Erectile dysfunction (ED)
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Penile rehabilitation after a radical prostatectomy (surgery)
After prostate cancer surgery, you may be ready to get your sex life back on track but not sure where to start. Penile rehabilitation is an important part of the recovery process. Here’s everything you need to know…
What is penile rehabilitation?
Penile rehabilitation (also called erectile rehabilitation) simply means using medicines or devices to help improve your erections after prostate cancer treatment.
Regain your ability to achieve natural or spontaneous erections.
Achieve erections using pro-erectile devices such as penis pumps.
The goal of penile rehabilitation is to help you:
You can think of penile rehabilitation like any kind of physical therapy or exercise. It’s similar to doing guided exercises after knee replacement or shoulder surgery.
Penile rehabilitation exercises
Penile rehabilitation is separate from having sex with another person. It’s something you can do on your own. However, if you have an interested partner, they can help you do the exercises.
Penile rehabilitation is done using various methods—individually and in combination. Some are medical like using pills, injections, and suppositories/pellets. Other methods are mechanical, like using a vacuum or penis pump. In general, these methods are referred to as “erectile aids”. You can also think of masturbation as a form of penile rehabilitation.
All penile rehabilitation methods have potential side-effects. Some have to be taught under medical supervision.
It’s important to ask your doctor what type of penile rehabilitation they recommend for you, based on your overall health. This may seem intimidating at first, but you can be taught how to use the tools. Many men find them helpful after prostate cancer treatment.
Why is penile rehabilitation after prostate cancer surgery important?
Penile rehabilitation is an important way to keep your penis healthy after prostate surgery. Improving regular blood flow to your penis will help keep erectile tissues of the penis healthy. It also preserves penis length by helping to prevent shrinkage.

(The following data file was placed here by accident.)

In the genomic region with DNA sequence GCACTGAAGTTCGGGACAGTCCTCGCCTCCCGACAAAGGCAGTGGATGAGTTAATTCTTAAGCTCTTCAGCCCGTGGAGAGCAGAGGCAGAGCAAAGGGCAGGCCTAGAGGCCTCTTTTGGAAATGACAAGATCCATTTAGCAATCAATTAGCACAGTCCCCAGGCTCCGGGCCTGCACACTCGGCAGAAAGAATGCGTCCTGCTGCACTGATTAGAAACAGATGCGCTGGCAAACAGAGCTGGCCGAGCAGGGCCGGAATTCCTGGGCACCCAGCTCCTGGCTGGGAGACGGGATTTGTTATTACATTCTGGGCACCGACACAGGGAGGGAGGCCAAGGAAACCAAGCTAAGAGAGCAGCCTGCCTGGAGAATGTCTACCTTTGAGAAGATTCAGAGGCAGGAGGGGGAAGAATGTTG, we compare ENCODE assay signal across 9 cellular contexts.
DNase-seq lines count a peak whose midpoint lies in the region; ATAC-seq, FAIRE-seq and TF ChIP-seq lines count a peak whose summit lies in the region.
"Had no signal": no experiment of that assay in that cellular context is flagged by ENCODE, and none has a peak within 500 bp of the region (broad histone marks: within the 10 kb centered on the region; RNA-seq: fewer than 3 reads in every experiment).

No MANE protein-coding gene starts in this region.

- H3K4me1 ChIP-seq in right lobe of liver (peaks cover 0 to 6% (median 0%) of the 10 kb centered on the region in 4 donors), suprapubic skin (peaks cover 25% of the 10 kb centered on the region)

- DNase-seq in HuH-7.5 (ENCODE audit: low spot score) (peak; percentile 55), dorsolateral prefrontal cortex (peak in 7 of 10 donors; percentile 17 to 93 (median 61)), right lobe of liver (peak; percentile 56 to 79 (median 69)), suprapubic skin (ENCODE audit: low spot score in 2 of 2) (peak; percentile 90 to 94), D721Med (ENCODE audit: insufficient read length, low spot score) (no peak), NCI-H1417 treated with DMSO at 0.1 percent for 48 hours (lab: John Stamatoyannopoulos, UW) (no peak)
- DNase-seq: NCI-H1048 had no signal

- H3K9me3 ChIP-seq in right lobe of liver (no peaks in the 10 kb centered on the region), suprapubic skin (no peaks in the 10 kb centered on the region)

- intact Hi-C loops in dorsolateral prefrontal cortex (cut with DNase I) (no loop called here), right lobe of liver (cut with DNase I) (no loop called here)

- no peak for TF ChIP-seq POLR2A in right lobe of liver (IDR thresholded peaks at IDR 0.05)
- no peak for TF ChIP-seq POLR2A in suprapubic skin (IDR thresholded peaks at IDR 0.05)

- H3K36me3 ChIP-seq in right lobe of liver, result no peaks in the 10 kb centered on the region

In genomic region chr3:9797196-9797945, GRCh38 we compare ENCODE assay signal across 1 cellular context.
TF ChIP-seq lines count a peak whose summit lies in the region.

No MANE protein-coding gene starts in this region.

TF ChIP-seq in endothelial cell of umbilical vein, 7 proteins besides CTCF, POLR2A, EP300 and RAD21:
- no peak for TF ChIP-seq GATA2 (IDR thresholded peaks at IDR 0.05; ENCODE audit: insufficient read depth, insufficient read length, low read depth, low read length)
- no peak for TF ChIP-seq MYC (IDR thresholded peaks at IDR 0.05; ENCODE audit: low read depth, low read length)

Consistent rehabilitation improves your overall chances of preserving and restoring your erectile function and regaining your sex life after prostate cancer treatment. And timely rehabilitation will prevent permanent damage to erectile tissue.
When can I start penile rehabilitation after prostate cancer surgery?
First—talk to your doctor. You need to be sure it is medically safe for you to start penile rehabilitation. Once you have the green light, begin penile rehabilitation as early as possible after treatment. When you’ve had surgery, this usually means around 3 weeks after your catheter is removed. But this can vary between individuals—so check in with your doctor before you start anything.
Even if you are not actively engaged in sexual activity, penile rehabilitation keeps blood flowing into your erectile tissues and keeps them healthy. So get into a regular routine of penile rehabilitation exercises to achieve the best possible results. This will set you up with healthy erectile tissues for sexual activity when you’re ready to get back in the sack.
How long should I do penile rehabilitation for?
Great question, but the answer depends. Different cancer centers and doctors make different recommendations. And generally, the length of time for working on penile rehabilitation has not been established. However, there’s no harm in doing rehabilitation for 6 to 12 months. Talk to your doctor about what’s best to do in your case.
Tips for supporting a partner doing penile rehabilitation
As a partner, you can play an active role in encouraging consistent and regular penile rehabilitation. Here are three specific ways you can help:
Remind your partner to keep up with their penile rehabilitation exercises.
Offer regular encouragement and support, especially since they might feel insecure about their ability to get an erection after prostate cancer surgery.
Use erectile aids during sexual activity.
Important: As a partner, you are not failing if you’re not providing sexual stimulation or activity on the rehabilitation schedule. Sexual activity between the two of you can remain what it’s always been: a pleasurable, loving connection between two people on whatever schedule both of you agree to follow. It’s also true that arousal achieved during sexual activity does the job of bringing blood flow into the penis! In that sense, being sexually active with you is a plus for penile rehabilitation.
The key message, however, is that penile rehabilitation can be done whether or not either of you is interested in sexual activity.